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Germany and Brazil introduce UN resolution affirming right to privacy, condemning mass surveillance

Privacy International welcomes the resolution introduced on Friday by Germany and Brazil to the UN General Assembly, affirming the international human right to privacy and its essential nature to the realization of other rights, and condemning mass State surveillance of individuals around the world.

Should the resolution be adopted, it will be the first major statement by a UN body on privacy in 25 years, since General Comment 16 in 1988 by the Human Rights Committee. It is also the first major intergovernmental effort to address the right to privacy and government surveillance since whistleblower Edward Snowden exposed the scope of global surveillance activities being carried out by some of the world’s most powerful governments.

Carly Nyst, Head of International Advocacy at Privacy International, said:

Mass surveillance of individuals is incompatible with human rights, and this resolution draws a critical line in the sand. Every individual around the world has an undeniable right to privacy, and should not live in fear that their government, or any government, is violating this right by indiscriminately spying on them. We urge all States to swiftly and unconditionally adopt the resolution”.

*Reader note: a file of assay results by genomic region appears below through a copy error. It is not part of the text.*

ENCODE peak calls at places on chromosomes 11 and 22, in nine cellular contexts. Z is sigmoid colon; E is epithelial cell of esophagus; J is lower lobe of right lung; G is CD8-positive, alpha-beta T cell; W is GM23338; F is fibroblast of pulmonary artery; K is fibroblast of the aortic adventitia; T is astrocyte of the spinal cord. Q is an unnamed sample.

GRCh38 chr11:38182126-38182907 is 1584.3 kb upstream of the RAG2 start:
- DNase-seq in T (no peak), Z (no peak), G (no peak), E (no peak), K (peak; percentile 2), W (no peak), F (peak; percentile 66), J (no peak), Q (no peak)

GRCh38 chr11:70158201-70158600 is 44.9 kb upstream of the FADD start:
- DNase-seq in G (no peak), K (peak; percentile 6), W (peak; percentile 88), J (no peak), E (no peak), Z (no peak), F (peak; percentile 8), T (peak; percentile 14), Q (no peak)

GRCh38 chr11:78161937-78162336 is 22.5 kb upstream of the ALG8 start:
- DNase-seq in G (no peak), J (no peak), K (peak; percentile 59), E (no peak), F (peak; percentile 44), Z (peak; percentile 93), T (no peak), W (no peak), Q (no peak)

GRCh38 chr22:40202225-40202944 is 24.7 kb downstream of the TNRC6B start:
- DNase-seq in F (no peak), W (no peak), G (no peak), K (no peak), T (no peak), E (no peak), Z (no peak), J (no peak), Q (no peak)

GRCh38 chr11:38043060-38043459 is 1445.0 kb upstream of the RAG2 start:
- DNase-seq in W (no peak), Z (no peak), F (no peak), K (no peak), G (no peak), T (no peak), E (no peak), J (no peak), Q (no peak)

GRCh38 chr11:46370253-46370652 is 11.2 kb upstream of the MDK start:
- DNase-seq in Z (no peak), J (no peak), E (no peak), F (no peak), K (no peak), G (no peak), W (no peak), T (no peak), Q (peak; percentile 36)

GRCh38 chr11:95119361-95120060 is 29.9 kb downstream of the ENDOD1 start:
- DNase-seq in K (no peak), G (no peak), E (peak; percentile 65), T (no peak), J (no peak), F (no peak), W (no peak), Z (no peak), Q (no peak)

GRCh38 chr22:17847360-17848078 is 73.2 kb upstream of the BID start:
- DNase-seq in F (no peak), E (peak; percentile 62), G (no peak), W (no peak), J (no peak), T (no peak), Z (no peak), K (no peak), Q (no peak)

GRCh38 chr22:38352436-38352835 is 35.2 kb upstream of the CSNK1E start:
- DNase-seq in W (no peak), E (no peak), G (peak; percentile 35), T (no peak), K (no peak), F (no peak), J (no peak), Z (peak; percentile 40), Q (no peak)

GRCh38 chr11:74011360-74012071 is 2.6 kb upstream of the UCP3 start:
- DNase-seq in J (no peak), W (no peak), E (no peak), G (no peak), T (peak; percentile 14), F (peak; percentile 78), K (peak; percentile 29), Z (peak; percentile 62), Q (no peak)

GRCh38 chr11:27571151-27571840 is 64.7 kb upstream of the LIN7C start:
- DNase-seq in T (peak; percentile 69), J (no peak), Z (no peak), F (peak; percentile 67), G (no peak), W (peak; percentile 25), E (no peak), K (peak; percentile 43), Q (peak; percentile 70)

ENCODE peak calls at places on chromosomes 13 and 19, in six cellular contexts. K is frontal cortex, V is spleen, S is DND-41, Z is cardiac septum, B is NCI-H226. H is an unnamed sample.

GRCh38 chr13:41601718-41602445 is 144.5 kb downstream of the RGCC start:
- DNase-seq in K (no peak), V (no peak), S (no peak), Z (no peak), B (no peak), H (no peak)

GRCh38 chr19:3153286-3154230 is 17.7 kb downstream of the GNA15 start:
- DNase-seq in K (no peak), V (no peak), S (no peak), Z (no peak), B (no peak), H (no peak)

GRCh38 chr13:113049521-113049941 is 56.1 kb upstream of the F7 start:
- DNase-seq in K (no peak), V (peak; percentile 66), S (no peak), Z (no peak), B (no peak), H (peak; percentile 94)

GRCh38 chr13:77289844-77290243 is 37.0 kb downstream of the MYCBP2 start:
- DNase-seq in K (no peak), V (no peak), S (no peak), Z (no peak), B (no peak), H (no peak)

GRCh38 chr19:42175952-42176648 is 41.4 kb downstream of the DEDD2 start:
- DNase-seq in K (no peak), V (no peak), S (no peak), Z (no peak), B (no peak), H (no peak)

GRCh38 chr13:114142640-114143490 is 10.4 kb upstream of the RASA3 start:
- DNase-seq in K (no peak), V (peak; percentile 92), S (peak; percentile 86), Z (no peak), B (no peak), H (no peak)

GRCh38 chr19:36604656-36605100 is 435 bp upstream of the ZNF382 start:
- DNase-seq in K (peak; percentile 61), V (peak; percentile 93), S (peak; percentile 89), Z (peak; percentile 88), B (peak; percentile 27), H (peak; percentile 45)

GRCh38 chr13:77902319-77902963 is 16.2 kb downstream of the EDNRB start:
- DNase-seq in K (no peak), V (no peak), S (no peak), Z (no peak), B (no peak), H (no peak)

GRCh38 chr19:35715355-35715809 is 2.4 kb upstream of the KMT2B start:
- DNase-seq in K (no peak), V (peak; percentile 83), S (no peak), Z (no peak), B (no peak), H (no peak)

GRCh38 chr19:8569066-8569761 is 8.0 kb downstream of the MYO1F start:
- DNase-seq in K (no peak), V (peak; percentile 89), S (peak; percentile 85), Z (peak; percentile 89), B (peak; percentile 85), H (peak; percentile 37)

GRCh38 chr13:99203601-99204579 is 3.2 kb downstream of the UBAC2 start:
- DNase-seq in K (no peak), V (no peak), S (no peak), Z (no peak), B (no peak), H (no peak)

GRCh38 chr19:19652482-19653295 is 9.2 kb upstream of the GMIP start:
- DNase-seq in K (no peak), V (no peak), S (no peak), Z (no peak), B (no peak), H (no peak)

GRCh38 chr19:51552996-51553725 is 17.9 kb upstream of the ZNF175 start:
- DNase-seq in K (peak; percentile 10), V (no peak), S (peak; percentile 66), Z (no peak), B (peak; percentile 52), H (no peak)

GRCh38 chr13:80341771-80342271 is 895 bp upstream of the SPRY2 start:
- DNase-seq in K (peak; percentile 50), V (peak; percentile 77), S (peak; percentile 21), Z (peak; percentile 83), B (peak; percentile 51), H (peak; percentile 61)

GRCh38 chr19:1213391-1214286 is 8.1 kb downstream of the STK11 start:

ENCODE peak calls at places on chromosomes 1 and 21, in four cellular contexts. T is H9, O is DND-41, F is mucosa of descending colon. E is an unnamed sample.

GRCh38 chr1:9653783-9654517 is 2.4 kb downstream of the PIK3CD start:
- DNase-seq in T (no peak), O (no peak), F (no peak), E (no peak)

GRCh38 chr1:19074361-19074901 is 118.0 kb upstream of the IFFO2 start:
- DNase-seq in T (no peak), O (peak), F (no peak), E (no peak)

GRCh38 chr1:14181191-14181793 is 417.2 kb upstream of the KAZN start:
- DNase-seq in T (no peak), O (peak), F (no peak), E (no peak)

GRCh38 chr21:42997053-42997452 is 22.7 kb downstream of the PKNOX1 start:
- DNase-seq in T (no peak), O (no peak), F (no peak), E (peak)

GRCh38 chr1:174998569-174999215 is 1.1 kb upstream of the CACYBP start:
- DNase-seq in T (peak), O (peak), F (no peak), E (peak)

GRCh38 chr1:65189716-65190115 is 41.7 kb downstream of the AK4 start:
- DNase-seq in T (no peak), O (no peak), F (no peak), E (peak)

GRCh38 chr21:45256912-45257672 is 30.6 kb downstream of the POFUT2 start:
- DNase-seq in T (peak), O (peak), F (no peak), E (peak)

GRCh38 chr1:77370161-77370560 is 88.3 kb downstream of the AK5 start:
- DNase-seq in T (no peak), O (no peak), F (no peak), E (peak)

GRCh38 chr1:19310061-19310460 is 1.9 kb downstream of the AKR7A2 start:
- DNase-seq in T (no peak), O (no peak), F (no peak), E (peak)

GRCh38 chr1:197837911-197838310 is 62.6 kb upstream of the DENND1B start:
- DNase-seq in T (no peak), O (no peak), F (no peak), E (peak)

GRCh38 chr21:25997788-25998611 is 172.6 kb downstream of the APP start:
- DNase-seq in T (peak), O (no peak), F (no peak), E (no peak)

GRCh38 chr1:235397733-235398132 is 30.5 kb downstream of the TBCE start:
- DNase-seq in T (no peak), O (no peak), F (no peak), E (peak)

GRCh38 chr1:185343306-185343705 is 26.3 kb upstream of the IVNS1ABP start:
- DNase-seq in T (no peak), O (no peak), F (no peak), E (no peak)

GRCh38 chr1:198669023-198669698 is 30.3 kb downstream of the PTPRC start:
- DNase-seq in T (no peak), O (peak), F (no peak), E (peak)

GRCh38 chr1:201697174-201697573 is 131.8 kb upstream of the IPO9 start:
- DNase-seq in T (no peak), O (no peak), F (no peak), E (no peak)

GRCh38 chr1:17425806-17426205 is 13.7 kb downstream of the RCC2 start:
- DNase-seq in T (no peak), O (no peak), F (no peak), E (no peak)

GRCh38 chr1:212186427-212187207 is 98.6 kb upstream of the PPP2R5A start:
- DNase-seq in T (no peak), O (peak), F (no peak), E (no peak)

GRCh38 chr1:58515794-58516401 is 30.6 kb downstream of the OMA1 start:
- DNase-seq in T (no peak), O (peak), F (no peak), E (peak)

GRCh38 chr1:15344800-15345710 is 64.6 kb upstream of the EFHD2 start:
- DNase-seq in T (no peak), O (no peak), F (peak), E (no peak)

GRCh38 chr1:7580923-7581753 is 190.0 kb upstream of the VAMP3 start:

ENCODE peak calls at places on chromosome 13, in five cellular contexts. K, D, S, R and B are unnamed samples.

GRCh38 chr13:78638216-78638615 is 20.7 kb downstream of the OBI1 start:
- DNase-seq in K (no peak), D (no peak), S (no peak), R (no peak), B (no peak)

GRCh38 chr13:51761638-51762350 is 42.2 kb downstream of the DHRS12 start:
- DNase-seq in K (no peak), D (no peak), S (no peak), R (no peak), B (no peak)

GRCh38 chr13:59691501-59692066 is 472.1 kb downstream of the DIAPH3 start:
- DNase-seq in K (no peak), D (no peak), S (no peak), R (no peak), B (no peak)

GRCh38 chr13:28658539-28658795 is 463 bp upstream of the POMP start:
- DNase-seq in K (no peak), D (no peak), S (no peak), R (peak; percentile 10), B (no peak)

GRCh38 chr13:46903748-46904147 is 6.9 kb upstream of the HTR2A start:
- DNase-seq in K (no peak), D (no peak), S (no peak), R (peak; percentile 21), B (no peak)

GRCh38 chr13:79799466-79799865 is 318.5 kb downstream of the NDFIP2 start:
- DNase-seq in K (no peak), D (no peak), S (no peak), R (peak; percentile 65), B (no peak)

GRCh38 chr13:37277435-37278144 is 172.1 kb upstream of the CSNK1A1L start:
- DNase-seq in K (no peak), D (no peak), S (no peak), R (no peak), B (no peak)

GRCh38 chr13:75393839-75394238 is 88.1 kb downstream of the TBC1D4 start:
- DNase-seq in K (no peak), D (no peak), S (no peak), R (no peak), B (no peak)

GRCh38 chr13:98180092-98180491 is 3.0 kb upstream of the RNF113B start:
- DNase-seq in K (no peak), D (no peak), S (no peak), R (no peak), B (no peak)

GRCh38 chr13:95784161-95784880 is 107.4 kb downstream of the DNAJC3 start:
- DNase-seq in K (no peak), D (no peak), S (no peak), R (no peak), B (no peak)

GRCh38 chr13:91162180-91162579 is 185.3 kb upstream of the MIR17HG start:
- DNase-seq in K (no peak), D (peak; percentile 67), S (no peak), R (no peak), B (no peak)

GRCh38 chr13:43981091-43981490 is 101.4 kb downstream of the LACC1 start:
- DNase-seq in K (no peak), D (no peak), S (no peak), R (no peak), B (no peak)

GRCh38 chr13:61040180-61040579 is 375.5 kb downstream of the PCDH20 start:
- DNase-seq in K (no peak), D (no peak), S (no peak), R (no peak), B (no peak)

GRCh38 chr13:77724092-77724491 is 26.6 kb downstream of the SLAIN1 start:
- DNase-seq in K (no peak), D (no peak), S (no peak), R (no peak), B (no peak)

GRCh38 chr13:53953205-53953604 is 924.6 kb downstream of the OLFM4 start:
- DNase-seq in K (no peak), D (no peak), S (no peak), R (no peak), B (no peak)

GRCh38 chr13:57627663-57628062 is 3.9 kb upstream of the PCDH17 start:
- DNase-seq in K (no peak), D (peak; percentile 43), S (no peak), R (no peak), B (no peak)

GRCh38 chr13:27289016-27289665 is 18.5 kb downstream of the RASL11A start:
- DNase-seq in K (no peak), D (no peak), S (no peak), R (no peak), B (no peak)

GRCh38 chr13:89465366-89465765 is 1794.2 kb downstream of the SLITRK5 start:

Citing the recent UN report by Special Rapporteur on the promotion and protection of the right to freedom of opinion and expression, Frank La Rue, the resolution emphasizes that illegal surveillance of private communications and the indiscriminate interception of personal data of citizens constitutes a highly intrusive act that violates the rights to freedom of expression and privacy and threatens the foundations of a democratic society. It calls on states to review their procedures, practices and legislation regarding surveillance, particularly extra-territorial surveillance, to ensure that they are in line with obligations under human rights law.

Importantly, the resolution also calls for a priority session at the 69th General Assembly to further examine these issues, and requests the Office of the High Commissioner for Human Rights to present an interim report on the issue of human rights and surveillance, including extra-territorial surveillance.

A vote on the resolution will be held by the end of November, providing a crucial window of opportunity for civil society and individuals around the world to urge their governments to get behind this important initiative.